In the holiday mayhem that happens at this time of year, it is so easy to lose our focus. This is especially true if we are mothers. There is a sort of unwritten expectation that we need to make Christmas and the Christmas season lovely and magical and unforgettable. We want to feel cozy and connected and full of love and peace and hope and joy. It's what we sing about; it's what we watch in movies; it surrounds us for the entire month of December. Is it any wonder that this season is difficult for so many people?
Yet, when we stop to really think about it, feelings of discontent, anxiety, and even fear put us right in the center of the Christmas story. We forget that at the time of Jesus' birth, it was life as usual for everyone in first century Palestine. And that usual involved living in a conquered country that was part of the Roman empire. Herod, having played his political games well, was named King of the Jews by Augustus, the current Caesar of the empire. He was culturally Jewish, so vaguely acceptable to the population of Judea, but his real loyalty lay with Rome. While the region did experience the Pax Romana under his reign, there were also problems. He spent lavishly, both on buildings and on entertainment. To finance these, he taxed the population heavily. That registration that required Mary and Joseph to go to Bethlehem was a census, undoubtedly for taxing purposes. Plus, any opposition to Herod or to Rome was quickly put down. Just a few years before Jesus' birth, a group of zealots destroyed an eagle that Herod had placed at the temple. In response, Herod had them burnt alive as punishment. Where exactly is the joy in any of that?
Mary is told the unbelievable news that she will bear a son, though she knows better than anyone that in human terms, this is impossible. Gabriel explains it to her and she accepts God's will. We like to leave the story right there. It makes it seem as though saying yes to God is the end of the story. We like to jump to the happy ending. What we don't see, I'm sure, is the social cost that Mary paid as a result of saying yes. We don't see the stares, the whispers, the veiled remarks. We don't see the conversation between Mary and her parents, between Mary and Joseph. And what about Joseph? He was by all accounts a good man. Being thus, he was trying to do the right thing by Mary, even though he must have been crushed at the news she was pregnant. He knew he wasn't the father. How could she have betrayed him? Then he, too, receives a visit from Gabriel, and he, too, says yes. He paid a social cost as well. Either everyone would believe that he was the father or they would believe that someone else was and Joseph was just accepting it. Neither scenario made him look too great. They both said yes, but that didn't mean life was easy as a result. Where is the peace here?
The night of Jesus' birth, for a brief moment, Heaven and earth meet. Joy is here. The redemption for sin and the evil in the world has arrived. There were multitudes of angels, there was worship, there was joy. Mary and Joseph must have wondered at it all, and in the days to come wonder if it had been real, or some dream they shared from too much travel, too much stress, and too much emotion with the birth of their first child. Because, though everything had changed, it most likely felt as if nothing had changed. It was still the same world, the same ruler, the same family, the same problems, except now there was this baby to be worried about as well. This baby didn't look like the long promised Messiah.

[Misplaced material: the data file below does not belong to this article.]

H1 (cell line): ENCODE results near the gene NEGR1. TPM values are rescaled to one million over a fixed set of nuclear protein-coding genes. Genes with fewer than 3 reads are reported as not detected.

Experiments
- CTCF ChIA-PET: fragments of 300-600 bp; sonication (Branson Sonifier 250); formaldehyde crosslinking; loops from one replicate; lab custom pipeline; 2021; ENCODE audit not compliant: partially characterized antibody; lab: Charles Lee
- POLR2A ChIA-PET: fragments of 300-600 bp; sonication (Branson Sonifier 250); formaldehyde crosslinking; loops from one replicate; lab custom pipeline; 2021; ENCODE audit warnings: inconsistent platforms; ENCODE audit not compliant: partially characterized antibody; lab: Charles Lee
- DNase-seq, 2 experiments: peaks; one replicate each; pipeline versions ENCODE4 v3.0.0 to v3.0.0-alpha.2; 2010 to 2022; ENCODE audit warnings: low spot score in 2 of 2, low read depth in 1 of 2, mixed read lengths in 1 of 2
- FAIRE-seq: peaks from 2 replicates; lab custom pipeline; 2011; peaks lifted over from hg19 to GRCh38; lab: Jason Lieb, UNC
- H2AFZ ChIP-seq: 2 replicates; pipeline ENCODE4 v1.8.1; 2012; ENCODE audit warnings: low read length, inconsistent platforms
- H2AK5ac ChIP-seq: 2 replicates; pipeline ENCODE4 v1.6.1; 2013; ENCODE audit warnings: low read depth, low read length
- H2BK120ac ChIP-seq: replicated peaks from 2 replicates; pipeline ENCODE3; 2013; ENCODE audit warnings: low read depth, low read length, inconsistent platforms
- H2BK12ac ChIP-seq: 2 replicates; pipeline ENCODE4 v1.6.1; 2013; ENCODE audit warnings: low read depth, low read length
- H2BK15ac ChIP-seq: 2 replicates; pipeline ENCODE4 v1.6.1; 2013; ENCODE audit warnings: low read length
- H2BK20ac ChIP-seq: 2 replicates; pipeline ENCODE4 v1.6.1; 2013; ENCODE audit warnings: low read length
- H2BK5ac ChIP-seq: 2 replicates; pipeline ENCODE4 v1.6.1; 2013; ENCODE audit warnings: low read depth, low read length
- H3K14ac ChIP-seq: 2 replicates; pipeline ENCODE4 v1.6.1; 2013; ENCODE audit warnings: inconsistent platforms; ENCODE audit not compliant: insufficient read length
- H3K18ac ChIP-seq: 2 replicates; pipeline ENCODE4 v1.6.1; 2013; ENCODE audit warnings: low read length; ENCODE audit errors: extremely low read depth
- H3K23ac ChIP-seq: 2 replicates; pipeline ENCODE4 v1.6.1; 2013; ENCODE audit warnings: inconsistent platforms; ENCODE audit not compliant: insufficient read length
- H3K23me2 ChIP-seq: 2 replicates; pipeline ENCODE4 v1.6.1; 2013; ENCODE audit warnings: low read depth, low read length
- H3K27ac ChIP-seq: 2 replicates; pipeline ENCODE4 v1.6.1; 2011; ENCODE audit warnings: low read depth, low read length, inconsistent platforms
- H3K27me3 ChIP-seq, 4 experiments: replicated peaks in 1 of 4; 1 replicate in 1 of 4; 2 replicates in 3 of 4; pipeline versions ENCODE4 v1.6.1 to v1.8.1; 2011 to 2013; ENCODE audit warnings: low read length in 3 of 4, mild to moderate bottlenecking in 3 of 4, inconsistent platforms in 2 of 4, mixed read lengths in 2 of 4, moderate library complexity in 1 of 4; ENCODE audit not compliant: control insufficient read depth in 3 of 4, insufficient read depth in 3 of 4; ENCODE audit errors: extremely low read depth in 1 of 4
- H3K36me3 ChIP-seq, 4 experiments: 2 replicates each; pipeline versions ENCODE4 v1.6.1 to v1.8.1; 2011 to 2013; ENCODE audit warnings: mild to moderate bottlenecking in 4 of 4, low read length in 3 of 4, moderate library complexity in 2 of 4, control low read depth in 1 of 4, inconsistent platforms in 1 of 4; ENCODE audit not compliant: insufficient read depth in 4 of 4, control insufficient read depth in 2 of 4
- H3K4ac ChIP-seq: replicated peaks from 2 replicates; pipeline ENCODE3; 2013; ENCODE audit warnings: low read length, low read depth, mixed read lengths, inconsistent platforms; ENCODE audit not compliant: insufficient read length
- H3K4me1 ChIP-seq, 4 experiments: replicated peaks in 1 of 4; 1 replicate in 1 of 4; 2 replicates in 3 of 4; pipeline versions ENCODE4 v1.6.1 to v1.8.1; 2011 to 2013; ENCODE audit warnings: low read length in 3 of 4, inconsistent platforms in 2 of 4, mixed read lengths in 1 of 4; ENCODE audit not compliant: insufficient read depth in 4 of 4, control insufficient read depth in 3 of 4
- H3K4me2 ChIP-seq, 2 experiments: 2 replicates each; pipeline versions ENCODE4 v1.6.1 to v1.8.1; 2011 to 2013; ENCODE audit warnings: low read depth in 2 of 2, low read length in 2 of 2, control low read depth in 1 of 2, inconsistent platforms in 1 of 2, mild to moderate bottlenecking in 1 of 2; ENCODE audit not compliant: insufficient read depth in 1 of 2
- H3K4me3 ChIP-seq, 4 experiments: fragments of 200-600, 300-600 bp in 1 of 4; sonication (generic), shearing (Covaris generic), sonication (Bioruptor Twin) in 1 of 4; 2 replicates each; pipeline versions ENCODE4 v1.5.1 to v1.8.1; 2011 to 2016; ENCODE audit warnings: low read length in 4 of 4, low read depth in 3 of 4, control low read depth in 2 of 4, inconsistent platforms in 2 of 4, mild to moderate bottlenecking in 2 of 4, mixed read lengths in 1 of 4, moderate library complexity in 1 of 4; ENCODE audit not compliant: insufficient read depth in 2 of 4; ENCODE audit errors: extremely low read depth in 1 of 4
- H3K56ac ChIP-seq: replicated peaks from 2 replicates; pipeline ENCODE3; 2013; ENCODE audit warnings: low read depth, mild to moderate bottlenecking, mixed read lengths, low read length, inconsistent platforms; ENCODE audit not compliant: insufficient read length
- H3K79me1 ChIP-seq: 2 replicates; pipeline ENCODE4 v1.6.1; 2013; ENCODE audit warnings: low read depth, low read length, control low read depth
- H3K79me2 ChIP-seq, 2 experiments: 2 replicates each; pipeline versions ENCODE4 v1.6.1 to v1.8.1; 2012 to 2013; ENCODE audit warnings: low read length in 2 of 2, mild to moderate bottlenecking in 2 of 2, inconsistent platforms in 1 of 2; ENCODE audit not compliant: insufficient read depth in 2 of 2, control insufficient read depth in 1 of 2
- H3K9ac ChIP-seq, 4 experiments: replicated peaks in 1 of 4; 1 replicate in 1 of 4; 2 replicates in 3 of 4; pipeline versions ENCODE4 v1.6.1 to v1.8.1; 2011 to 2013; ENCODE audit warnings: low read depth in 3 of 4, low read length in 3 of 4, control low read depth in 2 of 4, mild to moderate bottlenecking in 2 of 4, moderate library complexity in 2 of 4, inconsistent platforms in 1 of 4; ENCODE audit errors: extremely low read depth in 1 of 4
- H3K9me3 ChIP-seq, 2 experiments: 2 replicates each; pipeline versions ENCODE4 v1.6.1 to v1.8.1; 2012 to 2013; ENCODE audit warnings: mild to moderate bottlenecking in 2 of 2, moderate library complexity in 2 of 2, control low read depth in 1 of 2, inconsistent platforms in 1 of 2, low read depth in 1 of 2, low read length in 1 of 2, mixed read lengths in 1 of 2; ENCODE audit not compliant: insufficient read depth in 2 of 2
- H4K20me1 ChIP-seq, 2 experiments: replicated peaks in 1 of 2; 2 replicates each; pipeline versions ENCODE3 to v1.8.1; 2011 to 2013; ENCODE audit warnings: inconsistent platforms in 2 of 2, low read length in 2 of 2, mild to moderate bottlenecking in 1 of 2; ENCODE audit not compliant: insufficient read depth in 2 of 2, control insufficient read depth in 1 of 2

And it continued, the Divine reaching out, sharing, being part of the mess of humanity. Being with Jesus did not stop His followers from being human. They were still confused, scared, angry, and clueless. Jesus would remind them again and again, that their fear, their worry, their anger weren't necessary. He was in charge, if they could only allow themselves to believe it. The disciples, when in a boat during a storm, were terrified, even though the Creator of the universe slept next to them. Mary ran to Jesus, angry and sobbing, that He did not come sooner and thus save her brother Lazarus from dying. Peter was so fearful after Jesus was crucified that he denied having known Him, not once, but three times. Each time, those who knew Jesus during His time on earth, were so overcome with the world that they lost hope.
Because here is the real Christmas message to all of us. Sin is costly and evil is alive and well in the world. We see evidence of this every single day of our lives, sometimes in big ways and sometimes in small. But it is all the result of sin; of having turned away from God and put ourselves at the apex of importance. To redeem this sin is costly. So costly that God had to come to us to work out His plan to save us, if we will let Him. And God's plan never quite looks like what we would expect, or even want. It often feels backwards and ineffectual, when in actuality, when we look back, it was the only way things could ever come out right. It is a mercy that can be difficult to understand.
If we have hope, then we can find the joy in the moment. If we have hope, then we can rest in the peace that Jesus has it all under control. Because Jesus was born doesn't mean that suddenly our lives will become peaceful and problem free, we are still living in this old sinful world and the story isn't done yet. But because Jesus was born, we have hope that things are being made better, though often in a backwards, unexpected, and sometimes terribly slow (to us) way. God chose to enter into our mess. It was the only way He could reach us. To redeem us. To save us. Our hope comes from knowing that God loves us that much.
This is Christmas. Unimaginable love in the midst of unimaginable mess.
Hallelujah! Christ is born!